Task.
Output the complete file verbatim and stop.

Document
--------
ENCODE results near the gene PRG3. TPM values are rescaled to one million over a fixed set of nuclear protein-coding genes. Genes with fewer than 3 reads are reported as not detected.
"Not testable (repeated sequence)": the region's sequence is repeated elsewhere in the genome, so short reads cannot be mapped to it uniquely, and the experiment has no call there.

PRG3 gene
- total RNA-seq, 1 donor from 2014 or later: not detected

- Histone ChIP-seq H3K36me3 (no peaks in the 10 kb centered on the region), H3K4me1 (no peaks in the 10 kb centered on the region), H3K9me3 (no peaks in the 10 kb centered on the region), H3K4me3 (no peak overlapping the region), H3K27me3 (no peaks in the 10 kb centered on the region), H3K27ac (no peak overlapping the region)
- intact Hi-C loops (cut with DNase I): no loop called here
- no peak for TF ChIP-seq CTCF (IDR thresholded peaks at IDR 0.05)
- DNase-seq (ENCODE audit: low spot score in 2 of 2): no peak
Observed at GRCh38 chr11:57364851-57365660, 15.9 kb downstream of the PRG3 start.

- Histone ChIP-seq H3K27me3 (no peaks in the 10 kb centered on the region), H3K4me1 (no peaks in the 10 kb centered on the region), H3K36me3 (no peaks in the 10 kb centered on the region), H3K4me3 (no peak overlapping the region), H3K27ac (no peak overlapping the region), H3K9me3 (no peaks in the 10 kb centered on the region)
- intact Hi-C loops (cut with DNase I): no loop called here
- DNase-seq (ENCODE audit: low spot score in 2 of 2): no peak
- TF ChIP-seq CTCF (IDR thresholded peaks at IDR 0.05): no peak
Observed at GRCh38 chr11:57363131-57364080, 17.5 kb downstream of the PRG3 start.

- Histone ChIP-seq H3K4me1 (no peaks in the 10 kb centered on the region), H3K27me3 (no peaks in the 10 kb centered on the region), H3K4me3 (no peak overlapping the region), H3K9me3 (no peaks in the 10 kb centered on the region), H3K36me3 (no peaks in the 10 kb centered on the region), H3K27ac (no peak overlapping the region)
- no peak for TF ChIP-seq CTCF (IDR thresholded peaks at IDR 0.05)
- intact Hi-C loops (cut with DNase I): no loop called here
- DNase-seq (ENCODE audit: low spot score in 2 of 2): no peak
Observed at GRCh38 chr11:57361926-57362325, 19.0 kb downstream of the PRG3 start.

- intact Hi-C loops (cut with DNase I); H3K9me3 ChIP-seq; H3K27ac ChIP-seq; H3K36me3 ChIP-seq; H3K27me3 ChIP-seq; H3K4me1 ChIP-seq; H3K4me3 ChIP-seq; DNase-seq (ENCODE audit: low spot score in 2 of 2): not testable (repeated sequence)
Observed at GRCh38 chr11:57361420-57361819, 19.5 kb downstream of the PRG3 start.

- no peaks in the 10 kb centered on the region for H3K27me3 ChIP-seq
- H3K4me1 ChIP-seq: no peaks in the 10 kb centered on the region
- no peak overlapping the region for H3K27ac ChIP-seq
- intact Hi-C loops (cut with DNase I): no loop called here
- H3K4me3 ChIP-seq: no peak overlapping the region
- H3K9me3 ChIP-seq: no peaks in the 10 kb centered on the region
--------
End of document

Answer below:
ENCODE results near the gene PRG3. TPM values are rescaled to one million over a fixed set of nuclear protein-coding genes. Genes with fewer than 3 reads are reported as not detected.
"Not testable (repeated sequence)": the region's sequence is repeated elsewhere in the genome, so short reads cannot be mapped to it uniquely, and the experiment has no call there.

PRG3 gene
- total RNA-seq, 1 donor from 2014 or later: not detected

- Histone ChIP-seq H3K36me3 (no peaks in the 10 kb centered on the region), H3K4me1 (no peaks in the 10 kb centered on the region), H3K9me3 (no peaks in the 10 kb centered on the region), H3K4me3 (no peak overlapping the region), H3K27me3 (no peaks in the 10 kb centered on the region), H3K27ac (no peak overlapping the region)
- intact Hi-C loops (cut with DNase I): no loop called here
- no peak for TF ChIP-seq CTCF (IDR thresholded peaks at IDR 0.05)
- DNase-seq (ENCODE audit: low spot score in 2 of 2): no peak
Observed at GRCh38 chr11:57364851-57365660, 15.9 kb downstream of the PRG3 start.

- Histone ChIP-seq H3K27me3 (no peaks in the 10 kb centered on the region), H3K4me1 (no peaks in the 10 kb centered on the region), H3K36me3 (no peaks in the 10 kb centered on the region), H3K4me3 (no peak overlapping the region), H3K27ac (no peak overlapping the region), H3K9me3 (no peaks in the 10 kb centered on the region)
- intact Hi-C loops (cut with DNase I): no loop called here
- DNase-seq (ENCODE audit: low spot score in 2 of 2): no peak
- TF ChIP-seq CTCF (IDR thresholded peaks at IDR 0.05): no peak
Observed at GRCh38 chr11:57363131-57364080, 17.5 kb downstream of the PRG3 start.

- Histone ChIP-seq H3K4me1 (no peaks in the 10 kb centered on the region), H3K27me3 (no peaks in the 10 kb centered on the region), H3K4me3 (no peak overlapping the region), H3K9me3 (no peaks in the 10 kb centered on the region), H3K36me3 (no peaks in the 10 kb centered on the region), H3K27ac (no peak overlapping the region)
- no peak for TF ChIP-seq CTCF (IDR thresholded peaks at IDR 0.05)
- intact Hi-C loops (cut with DNase I): no loop called here
- DNase-seq (ENCODE audit: low spot score in 2 of 2): no peak
Observed at GRCh38 chr11:57361926-57362325, 19.0 kb downstream of the PRG3 start.

- intact Hi-C loops (cut with DNase I); H3K9me3 ChIP-seq; H3K27ac ChIP-seq; H3K36me3 ChIP-seq; H3K27me3 ChIP-seq; H3K4me1 ChIP-seq; H3K4me3 ChIP-seq; DNase-seq (ENCODE audit: low spot score in 2 of 2): not testable (repeated sequence)
Observed at GRCh38 chr11:57361420-57361819, 19.5 kb downstream of the PRG3 start.

- no peaks in the 10 kb centered on the region for H3K27me3 ChIP-seq
- H3K4me1 ChIP-seq: no peaks in the 10 kb centered on the region
- no peak overlapping the region for H3K27ac ChIP-seq
- intact Hi-C loops (cut with DNase I): no loop called here
- H3K4me3 ChIP-seq: no peak overlapping the region
- H3K9me3 ChIP-seq: no peaks in the 10 kb centered on the region